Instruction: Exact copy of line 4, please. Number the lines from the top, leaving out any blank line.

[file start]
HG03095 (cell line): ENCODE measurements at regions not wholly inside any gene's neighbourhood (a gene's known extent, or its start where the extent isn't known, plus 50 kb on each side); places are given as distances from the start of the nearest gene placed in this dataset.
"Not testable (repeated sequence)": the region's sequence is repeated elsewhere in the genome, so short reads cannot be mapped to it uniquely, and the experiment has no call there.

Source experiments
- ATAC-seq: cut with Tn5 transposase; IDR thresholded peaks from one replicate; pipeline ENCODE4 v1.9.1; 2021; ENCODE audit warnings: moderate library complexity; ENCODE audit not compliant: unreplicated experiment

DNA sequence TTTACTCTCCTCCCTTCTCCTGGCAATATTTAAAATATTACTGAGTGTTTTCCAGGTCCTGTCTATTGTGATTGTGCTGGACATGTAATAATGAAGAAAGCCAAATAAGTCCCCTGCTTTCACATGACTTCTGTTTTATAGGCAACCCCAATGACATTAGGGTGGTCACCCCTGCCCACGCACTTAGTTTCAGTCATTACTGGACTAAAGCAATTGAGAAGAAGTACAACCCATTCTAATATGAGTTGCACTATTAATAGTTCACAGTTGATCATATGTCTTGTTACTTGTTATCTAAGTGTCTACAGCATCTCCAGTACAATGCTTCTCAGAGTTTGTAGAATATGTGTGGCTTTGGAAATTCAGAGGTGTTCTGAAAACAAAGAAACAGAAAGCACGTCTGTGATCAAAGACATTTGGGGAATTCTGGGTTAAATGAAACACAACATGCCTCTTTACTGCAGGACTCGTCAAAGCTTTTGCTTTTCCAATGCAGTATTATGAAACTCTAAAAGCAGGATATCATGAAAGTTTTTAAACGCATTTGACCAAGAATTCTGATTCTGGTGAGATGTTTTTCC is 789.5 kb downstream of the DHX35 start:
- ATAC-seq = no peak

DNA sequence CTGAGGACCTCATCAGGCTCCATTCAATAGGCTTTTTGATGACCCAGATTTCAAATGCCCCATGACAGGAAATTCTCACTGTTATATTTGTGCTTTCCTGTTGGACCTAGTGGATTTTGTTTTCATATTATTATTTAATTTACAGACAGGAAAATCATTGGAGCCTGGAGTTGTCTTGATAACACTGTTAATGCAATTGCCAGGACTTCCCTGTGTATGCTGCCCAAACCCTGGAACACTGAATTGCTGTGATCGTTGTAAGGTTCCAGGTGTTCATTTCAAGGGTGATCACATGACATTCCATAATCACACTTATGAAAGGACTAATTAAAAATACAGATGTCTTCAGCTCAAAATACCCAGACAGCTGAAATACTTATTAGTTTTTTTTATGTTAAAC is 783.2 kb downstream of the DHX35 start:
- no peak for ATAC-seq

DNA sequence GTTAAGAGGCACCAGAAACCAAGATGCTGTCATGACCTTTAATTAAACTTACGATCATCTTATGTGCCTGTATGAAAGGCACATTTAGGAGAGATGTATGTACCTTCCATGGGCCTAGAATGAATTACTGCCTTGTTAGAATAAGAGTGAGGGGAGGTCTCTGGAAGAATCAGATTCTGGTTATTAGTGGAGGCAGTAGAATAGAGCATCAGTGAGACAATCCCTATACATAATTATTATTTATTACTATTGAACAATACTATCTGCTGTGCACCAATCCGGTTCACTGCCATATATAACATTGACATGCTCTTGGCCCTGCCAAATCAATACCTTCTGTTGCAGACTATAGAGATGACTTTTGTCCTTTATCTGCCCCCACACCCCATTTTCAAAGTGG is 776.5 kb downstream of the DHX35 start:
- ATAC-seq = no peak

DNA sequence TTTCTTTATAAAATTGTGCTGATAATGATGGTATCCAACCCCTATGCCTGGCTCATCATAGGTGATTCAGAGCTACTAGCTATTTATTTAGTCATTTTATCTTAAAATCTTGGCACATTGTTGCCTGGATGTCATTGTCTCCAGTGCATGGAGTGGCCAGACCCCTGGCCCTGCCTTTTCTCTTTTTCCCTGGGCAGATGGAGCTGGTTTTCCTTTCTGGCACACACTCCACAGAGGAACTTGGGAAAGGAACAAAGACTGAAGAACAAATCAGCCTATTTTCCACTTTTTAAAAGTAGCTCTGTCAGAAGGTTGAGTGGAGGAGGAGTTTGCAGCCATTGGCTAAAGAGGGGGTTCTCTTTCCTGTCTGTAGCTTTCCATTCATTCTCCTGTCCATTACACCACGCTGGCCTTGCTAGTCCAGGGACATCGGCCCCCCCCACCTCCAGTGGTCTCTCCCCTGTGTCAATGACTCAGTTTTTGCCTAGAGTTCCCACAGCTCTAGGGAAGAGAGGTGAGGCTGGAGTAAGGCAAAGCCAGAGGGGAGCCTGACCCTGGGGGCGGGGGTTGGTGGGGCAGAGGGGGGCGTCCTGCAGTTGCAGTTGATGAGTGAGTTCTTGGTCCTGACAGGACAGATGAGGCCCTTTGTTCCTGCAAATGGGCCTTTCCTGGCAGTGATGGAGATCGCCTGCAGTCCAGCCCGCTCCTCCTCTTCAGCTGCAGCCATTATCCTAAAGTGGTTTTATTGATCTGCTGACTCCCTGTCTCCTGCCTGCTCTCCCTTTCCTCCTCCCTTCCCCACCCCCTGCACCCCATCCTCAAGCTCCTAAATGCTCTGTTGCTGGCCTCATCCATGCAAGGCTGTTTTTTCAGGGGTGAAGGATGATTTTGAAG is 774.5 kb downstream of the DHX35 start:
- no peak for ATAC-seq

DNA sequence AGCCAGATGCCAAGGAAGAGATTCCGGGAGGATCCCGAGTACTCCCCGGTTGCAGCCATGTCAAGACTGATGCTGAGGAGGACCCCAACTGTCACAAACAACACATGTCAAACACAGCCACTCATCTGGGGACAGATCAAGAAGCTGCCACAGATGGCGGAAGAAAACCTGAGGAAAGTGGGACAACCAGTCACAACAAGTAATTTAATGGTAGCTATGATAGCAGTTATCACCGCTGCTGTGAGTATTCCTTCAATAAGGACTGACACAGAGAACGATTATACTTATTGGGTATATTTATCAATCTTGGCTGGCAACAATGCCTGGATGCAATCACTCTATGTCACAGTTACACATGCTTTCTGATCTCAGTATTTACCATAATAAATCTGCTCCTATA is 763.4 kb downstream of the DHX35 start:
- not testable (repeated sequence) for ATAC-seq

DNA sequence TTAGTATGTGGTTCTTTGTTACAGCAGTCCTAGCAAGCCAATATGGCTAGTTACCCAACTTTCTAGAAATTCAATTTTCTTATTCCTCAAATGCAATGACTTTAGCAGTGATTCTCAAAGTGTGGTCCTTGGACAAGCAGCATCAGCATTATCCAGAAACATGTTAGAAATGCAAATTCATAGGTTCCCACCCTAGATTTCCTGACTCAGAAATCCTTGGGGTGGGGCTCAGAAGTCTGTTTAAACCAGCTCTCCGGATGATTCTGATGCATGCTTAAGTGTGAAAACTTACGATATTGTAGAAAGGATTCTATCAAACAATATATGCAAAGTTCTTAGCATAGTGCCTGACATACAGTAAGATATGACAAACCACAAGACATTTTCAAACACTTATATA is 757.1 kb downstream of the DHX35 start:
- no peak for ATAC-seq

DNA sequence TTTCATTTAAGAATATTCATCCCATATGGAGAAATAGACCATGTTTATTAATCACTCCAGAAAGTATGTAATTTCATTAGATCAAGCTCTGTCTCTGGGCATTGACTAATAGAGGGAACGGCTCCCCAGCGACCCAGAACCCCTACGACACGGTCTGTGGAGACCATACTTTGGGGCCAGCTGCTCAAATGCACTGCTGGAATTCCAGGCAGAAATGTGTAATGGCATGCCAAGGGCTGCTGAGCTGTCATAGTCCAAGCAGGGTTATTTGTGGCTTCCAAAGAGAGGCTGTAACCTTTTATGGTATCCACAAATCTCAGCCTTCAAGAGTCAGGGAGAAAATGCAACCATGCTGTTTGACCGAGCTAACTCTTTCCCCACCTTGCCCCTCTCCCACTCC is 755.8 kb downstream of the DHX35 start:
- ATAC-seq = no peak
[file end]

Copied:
- ATAC-seq: cut with Tn5 transposase; IDR thresholded peaks from one replicate; pipeline ENCODE4 v1.9.1; 2021; ENCODE audit warnings: moderate library complexity; ENCODE audit not compliant: unreplicated experiment